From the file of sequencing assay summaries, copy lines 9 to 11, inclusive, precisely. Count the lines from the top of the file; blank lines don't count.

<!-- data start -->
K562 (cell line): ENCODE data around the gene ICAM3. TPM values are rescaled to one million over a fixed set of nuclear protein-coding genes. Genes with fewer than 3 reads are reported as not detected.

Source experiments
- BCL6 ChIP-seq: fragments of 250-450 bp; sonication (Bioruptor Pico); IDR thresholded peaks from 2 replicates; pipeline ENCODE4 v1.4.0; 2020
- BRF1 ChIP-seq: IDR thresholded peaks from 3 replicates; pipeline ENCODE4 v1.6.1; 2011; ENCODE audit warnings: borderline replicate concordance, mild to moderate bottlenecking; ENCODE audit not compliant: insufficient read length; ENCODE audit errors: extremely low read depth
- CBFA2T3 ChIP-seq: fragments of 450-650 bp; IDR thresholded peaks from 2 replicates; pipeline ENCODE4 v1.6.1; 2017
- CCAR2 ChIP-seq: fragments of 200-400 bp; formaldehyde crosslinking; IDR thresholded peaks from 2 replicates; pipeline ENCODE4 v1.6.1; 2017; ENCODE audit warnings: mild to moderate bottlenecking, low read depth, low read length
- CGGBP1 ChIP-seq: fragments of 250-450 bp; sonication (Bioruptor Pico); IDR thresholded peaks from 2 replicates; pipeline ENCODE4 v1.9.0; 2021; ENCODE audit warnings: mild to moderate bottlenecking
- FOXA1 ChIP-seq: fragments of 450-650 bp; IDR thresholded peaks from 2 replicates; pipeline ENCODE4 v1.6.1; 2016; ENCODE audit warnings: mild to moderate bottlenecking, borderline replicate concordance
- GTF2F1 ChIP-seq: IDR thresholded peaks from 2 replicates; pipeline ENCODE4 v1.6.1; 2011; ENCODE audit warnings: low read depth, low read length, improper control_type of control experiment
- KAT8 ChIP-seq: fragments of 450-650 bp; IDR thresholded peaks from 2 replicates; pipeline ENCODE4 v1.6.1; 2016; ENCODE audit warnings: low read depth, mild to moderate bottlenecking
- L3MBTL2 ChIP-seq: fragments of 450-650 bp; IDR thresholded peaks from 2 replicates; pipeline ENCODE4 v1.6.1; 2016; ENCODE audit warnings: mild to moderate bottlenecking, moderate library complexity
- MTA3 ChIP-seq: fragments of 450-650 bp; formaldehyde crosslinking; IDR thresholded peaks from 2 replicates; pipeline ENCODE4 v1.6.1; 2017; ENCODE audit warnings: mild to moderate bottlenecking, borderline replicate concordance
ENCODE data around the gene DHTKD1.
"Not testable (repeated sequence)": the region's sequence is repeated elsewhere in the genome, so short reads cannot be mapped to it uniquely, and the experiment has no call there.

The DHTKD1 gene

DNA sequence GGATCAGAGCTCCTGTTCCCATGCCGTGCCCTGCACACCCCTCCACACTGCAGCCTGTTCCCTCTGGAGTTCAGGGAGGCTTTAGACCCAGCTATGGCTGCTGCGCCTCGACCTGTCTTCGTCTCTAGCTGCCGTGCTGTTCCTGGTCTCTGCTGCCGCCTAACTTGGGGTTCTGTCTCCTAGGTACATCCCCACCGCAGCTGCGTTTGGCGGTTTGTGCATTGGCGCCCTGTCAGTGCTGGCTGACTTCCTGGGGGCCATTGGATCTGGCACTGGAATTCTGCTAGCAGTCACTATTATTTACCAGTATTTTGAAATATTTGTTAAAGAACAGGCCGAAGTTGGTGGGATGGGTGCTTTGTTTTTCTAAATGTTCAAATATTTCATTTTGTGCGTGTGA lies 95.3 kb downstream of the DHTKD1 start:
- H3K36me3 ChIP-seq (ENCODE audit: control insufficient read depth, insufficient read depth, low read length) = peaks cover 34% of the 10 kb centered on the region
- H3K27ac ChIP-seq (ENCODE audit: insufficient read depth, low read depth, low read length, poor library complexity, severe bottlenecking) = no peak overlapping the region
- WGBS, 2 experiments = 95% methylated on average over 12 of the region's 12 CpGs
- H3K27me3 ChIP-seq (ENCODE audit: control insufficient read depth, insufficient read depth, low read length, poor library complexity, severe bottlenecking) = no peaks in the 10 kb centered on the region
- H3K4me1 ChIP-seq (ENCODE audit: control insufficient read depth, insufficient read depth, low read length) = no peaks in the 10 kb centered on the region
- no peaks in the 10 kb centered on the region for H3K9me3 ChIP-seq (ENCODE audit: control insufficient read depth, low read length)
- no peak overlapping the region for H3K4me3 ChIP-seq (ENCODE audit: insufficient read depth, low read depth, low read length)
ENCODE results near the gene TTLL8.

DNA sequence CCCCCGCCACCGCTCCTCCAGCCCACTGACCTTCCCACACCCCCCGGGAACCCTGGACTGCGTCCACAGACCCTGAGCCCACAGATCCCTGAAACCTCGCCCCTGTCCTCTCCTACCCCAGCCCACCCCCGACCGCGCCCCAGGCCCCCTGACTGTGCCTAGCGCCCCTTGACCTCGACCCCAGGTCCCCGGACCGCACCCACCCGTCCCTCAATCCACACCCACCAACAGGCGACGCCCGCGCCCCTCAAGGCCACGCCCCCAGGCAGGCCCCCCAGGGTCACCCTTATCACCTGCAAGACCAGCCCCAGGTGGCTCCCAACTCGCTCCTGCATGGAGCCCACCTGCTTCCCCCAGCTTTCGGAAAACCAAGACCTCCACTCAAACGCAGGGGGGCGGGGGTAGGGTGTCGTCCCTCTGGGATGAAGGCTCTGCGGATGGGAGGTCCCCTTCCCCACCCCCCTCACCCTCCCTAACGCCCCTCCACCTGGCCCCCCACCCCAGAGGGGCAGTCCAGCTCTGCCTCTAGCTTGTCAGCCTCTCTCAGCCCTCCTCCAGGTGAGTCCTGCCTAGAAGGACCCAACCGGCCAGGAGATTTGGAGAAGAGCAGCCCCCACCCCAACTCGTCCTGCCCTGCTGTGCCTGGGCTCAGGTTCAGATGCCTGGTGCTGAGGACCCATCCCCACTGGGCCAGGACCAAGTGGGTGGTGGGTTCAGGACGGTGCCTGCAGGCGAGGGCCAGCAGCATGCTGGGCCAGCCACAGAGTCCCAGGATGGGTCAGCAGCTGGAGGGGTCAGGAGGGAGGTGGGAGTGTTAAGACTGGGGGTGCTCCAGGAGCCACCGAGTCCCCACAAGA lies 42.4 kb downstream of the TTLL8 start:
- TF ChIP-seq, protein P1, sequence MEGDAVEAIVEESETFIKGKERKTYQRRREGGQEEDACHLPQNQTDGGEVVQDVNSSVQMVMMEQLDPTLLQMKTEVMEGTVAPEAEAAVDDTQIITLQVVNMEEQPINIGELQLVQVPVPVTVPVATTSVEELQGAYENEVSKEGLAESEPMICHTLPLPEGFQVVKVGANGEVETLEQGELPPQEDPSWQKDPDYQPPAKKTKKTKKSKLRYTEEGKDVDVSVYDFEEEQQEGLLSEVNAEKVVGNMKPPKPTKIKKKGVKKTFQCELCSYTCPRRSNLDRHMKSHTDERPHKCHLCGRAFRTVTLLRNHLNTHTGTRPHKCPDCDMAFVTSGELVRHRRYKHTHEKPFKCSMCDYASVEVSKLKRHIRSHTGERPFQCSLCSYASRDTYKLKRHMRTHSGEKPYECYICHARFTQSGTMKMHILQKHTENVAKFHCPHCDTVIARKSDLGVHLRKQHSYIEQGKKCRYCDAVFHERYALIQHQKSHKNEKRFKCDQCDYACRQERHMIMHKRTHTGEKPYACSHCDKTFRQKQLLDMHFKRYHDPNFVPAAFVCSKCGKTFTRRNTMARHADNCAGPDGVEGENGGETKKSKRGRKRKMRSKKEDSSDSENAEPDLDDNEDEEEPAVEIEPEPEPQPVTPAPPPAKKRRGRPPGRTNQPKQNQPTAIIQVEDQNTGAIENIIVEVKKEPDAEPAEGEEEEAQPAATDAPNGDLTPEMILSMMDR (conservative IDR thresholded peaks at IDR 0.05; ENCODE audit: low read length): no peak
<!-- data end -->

- GTF2F1 ChIP-seq: IDR thresholded peaks from 2 replicates; pipeline ENCODE4 v1.6.1; 2011; ENCODE audit warnings: low read depth, low read length, improper control_type of control experiment
- KAT8 ChIP-seq: fragments of 450-650 bp; IDR thresholded peaks from 2 replicates; pipeline ENCODE4 v1.6.1; 2016; ENCODE audit warnings: low read depth, mild to moderate bottlenecking
- L3MBTL2 ChIP-seq: fragments of 450-650 bp; IDR thresholded peaks from 2 replicates; pipeline ENCODE4 v1.6.1; 2016; ENCODE audit warnings: mild to moderate bottlenecking, moderate library complexity